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Sketching / note taking on the Prime

OP mmerlina

10th May 2014, 02:30 AM   |  #1  
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Hey everyone, I've had this idea of trying to merge the use of my transformer prime with my business. I go out to several homes a day to take measurements for various things, as well as sketch rough drawings. Does anyone here use their tablet for something similar?

The reason I ask is because I have a Samsung Galaxy Note 2 and the stylus that comes with that has a nice fine tip that I can create notes and drawings in Evernote pretty well with.. but that stylus won't work on the transformer. So I ordered the Wacom Bamboo stylus with the rubber end. But when I write numbers like "39 3/4" or something -- it looks like a 5 year old wrote it. Same goes for the simple drawings and the dimensions.

Are there any options available that can make the tablet useful for this type of work?

Thanks everyone,
11th May 2014, 12:55 AM   |  #2  
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An excellent app for Android for stylus-based notes and sketches is LectureNotes. It has a ton of features, and the developer keeps improving the app.
https://play.google.com/store/apps/d...d.lecturenotes

Quill is also a pretty good writing/sketching app, but not as many features as LectureNotes:
https://play.google.com/store/apps/d...om.write.Quill

For styluses that have finer control, you may want to consider some of the following stylus makers:

iFaraday: has a dielectric micro-mesh surface, which is stiffer than than rubber-tip stylus. I have the Artist version, and it's great for sketching.
Adonit: the Jot Pro fine-point stylus, has a transparent disc so you can better see the point of contact. Good for handwriting.
DAGi: similar in style to the Adonit, in a variety of sizes.
11th May 2014, 01:05 AM   |  #3  
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Quote:
Originally Posted by Gary_O

An excellent app for Android for stylus-based notes and sketches is LectureNotes. It has a ton of features, and the developer keeps improving the app.
https://play.google.com/store/apps/d...d.lecturenotes

Quill is also a pretty good writing/sketching app, but not as many features as LectureNotes:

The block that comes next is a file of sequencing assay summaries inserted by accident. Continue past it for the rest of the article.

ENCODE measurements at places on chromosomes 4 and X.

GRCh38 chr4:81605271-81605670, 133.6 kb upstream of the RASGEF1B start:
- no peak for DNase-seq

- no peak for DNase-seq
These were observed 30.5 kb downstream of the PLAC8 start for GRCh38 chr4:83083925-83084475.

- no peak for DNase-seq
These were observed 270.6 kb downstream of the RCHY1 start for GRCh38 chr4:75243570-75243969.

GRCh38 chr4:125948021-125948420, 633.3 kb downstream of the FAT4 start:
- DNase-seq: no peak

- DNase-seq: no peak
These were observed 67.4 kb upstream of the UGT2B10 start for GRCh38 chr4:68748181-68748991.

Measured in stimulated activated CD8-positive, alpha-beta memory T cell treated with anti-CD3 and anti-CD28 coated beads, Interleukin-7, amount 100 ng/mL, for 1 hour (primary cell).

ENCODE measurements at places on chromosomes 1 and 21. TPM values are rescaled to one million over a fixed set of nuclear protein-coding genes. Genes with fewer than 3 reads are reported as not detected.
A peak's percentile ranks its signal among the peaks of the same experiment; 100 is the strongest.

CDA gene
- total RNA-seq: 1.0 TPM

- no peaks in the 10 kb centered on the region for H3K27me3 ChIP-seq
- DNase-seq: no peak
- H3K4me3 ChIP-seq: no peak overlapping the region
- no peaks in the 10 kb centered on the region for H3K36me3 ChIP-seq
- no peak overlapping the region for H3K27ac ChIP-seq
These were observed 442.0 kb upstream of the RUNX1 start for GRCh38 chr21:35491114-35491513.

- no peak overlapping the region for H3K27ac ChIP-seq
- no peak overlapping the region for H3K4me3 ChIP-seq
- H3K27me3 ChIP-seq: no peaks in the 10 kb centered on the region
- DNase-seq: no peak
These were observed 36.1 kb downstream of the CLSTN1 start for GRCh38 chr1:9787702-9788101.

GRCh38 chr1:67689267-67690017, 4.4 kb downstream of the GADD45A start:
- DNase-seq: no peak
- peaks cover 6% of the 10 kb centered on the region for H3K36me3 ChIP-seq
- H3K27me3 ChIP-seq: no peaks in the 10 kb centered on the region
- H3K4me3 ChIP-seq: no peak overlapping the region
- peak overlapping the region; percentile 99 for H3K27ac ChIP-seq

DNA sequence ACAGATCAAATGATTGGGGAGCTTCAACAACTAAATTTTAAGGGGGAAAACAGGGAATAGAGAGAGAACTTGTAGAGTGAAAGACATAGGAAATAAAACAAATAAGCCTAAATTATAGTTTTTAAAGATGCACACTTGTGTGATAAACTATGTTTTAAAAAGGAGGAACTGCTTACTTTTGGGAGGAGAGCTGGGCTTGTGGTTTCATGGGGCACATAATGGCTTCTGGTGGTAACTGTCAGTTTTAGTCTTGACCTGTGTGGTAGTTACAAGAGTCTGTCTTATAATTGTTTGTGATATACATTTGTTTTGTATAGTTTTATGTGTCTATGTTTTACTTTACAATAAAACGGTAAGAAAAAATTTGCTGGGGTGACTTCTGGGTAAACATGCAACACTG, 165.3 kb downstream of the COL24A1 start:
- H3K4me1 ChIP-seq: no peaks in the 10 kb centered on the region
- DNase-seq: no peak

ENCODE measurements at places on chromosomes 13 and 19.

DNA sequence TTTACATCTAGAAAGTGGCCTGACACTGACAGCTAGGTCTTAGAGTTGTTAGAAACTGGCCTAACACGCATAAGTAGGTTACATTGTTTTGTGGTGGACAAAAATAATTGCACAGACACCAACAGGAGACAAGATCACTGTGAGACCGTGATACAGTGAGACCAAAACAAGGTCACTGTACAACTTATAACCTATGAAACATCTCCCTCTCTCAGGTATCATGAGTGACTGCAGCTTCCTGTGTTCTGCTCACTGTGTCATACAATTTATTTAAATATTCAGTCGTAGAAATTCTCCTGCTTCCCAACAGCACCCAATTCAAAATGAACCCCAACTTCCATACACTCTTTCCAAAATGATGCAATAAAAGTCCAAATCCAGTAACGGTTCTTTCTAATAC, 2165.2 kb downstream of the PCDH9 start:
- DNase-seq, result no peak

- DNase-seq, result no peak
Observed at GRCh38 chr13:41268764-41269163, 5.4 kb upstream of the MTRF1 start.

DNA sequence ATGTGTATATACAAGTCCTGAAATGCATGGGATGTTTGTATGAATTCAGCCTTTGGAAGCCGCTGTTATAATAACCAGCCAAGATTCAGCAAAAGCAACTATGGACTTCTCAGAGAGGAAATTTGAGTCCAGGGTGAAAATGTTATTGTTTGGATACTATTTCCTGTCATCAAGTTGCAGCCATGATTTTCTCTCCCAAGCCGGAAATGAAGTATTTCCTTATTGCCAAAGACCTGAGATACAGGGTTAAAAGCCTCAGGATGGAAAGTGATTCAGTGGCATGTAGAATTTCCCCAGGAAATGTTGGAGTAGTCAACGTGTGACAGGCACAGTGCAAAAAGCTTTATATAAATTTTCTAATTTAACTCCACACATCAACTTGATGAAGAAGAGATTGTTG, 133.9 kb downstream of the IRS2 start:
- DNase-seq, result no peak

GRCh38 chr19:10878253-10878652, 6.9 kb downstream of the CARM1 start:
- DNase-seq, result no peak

https://play.google.com/store/apps/d...om.write.Quill

For styluses that have finer control, you may want to consider some of the following stylus makers:

iFaraday: has a dielectric micro-mesh surface, which is stiffer than than rubber-tip stylus. I have the Artist version, and it's great for sketching.
Adonit: the Jot Pro fine-point stylus, has a transparent disc so you can better see the point of contact. Good for handwriting.
DAGi: similar in style to the Adonit, in a variety of sizes.

Thank you for the recommendations! I did search quite a bit when it came to which stylus to order and I did see the Jot Pro. I was going to order it but I saw a few YouTube videos of people using it and it wasn't working all that great.

Basically my sketches would be very limited to some rather basic line drawings.. it's not like I'm sketching faces or anything elaborate. So I'd much rather have something more geared to neater handwriting.

As far as the apps go, do they themselves have anything to do with the responsiveness of the device? I know the answer is probably no, but I was wondering if their software tends to "correct" on the fly making for neater lines or whatever.. I'm not sure if that question is completely clear or not.

The reason I ask is because I like Evernote's interface and I like that you can synchronize accounts with certain notebooks, etc.

As far as a technical question goes -- do you know why my galaxy note's stylus will not work with the prime? I read that they are both capacitive touch screens.. but I guess there is more to it than just that.

Thanks again!
11th May 2014, 03:31 PM   |  #4  
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Quote:
Originally Posted by mmerlina

As far as the apps go, do they themselves have anything to do with the responsiveness of the device? I know the answer is probably no, but I was wondering if their software tends to "correct" on the fly making for neater lines or whatever.. I'm not sure if that question is completely clear or not.

The reason I ask is because I like Evernote's interface and I like that you can synchronize accounts with certain notebooks, etc.

LectureNotes and Quill do not "improve" the quality of the writing, however they both have a zoom mode where you can write larger (and more legibly) and then this is unzoomed in the captured writing. LectureNotes has some fine-tuning options to improve the screen responsiveness to the stylus, and the apps have a palm detection feature so there is an area on the screen you can rest your hand and not have that detected by the screen.

You may also want to check out the Skitch app, which is from Evernote. It does improve or smooth out writing, and integrates very well with Evernote.
https://play.google.com/store/apps/d...vernote.skitch

Quote:
Originally Posted by mmerlina

As far as a technical question goes -- do you know why my galaxy note's stylus will not work with the prime? I read that they are both capacitive touch screens.. but I guess there is more to it than just that.

The Galaxy Note devices have both a capacitive touch screen and an active digitizer screen that works with the special S-pen stylus. The S-pen stylus does not work on capacitive touch screens that come with most tablets (like the Prime) or smartphones. For capacitive touch screens you will need a standard capacitive stylus.
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